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The Cambridge History of English and American Literature in 18 Volumes (1907–21).
VOLUME XVIII. Later National Literature, Part III.

XXV. Scholars

§ 28. Rhetoric in Harvard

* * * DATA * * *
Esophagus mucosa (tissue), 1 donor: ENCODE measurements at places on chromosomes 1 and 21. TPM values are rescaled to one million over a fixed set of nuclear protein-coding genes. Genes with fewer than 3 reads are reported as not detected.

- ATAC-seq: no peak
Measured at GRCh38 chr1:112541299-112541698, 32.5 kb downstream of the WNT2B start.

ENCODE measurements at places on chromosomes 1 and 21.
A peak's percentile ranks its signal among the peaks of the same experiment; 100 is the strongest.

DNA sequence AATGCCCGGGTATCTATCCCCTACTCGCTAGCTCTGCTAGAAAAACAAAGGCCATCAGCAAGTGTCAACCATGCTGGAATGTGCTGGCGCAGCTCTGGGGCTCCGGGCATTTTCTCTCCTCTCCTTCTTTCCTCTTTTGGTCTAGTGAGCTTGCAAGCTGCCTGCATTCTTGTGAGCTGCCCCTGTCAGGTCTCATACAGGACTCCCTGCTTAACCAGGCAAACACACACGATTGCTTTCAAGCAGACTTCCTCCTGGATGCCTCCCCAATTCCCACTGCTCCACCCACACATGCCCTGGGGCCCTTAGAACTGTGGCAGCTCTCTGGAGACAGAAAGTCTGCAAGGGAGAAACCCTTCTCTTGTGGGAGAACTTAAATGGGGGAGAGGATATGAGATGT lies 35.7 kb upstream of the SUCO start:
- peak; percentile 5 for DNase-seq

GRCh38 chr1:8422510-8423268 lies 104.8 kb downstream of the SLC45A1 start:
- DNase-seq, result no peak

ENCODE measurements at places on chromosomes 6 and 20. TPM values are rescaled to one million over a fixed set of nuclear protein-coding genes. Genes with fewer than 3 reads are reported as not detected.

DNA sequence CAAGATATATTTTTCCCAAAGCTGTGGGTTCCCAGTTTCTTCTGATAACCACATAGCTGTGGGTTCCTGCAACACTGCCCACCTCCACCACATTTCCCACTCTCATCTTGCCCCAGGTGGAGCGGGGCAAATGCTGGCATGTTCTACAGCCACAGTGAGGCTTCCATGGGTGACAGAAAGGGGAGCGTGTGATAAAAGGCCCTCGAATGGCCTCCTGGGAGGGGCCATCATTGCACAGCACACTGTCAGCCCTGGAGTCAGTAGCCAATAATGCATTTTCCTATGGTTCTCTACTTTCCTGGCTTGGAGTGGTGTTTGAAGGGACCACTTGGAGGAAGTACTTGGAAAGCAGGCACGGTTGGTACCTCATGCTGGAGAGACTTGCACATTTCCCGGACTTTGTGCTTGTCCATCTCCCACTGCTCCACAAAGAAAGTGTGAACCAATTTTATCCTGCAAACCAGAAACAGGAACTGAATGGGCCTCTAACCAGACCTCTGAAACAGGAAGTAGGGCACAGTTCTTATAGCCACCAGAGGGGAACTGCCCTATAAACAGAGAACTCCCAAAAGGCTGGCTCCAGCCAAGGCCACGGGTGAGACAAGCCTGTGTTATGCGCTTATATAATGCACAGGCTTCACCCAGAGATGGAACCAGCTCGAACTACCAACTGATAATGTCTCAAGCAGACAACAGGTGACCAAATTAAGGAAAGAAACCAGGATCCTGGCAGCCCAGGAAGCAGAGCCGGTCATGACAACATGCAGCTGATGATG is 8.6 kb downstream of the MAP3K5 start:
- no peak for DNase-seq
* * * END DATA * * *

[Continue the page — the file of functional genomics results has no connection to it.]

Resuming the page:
The beginnings were meagre. The low estate of belles lettres and liberal studies in general at Yale in 1778 has been indicated in President Stiles’s Inaugural Oration. Almost at the same time (1776) Timothy Dwight, then a tutor, “gave a course of lectures on style and composition similar in plan to the lectures of Blair,” then not yet published. During his presidency Dwight resumed the teaching of belles lettres, probably with the same scope as that of Blair’s rhetoric—the study of diction and style in the narrower sense. Rhetoric at Yale, however, was until a late period generally rather a step-child in the family of the arts. At Harvard, rhetoric has been taught continuously and systematically. The sum left by Nicholas Boylston (1771) for the foundation of a professorship of Rhetoric and Oratory having accumulated until 1806, John Quincy Adams was installed and held the chair until 1809. His Lectures on Rhetoric and Oratory (1810), to the number of thirty-six, begin with the regular defence of rhetoric against its maligners; move historically through Greece and Rome down to Quintilian, with, however, only the barest mention of Aristotle; and thence build upon a combination of Cicero’s analysis (invention, disposition, elocution, memory, and pronunciation or action) with Aristotle’s classification of all oratory as demonstrative, deliberative, and judicial, adding a modern class, “eloquence of the pulpit.” The discussion throughout is illustrated by excellently chosen examples from the orators and the poets, modern as well as ancient. It is doubtful whether anybody wrote or spoke the better for having listened to these lectures, substantial and sensible as they are, but that fact does not prevent them from being an exceedingly interesting account of rhetoric as understood early in the nineteenth century.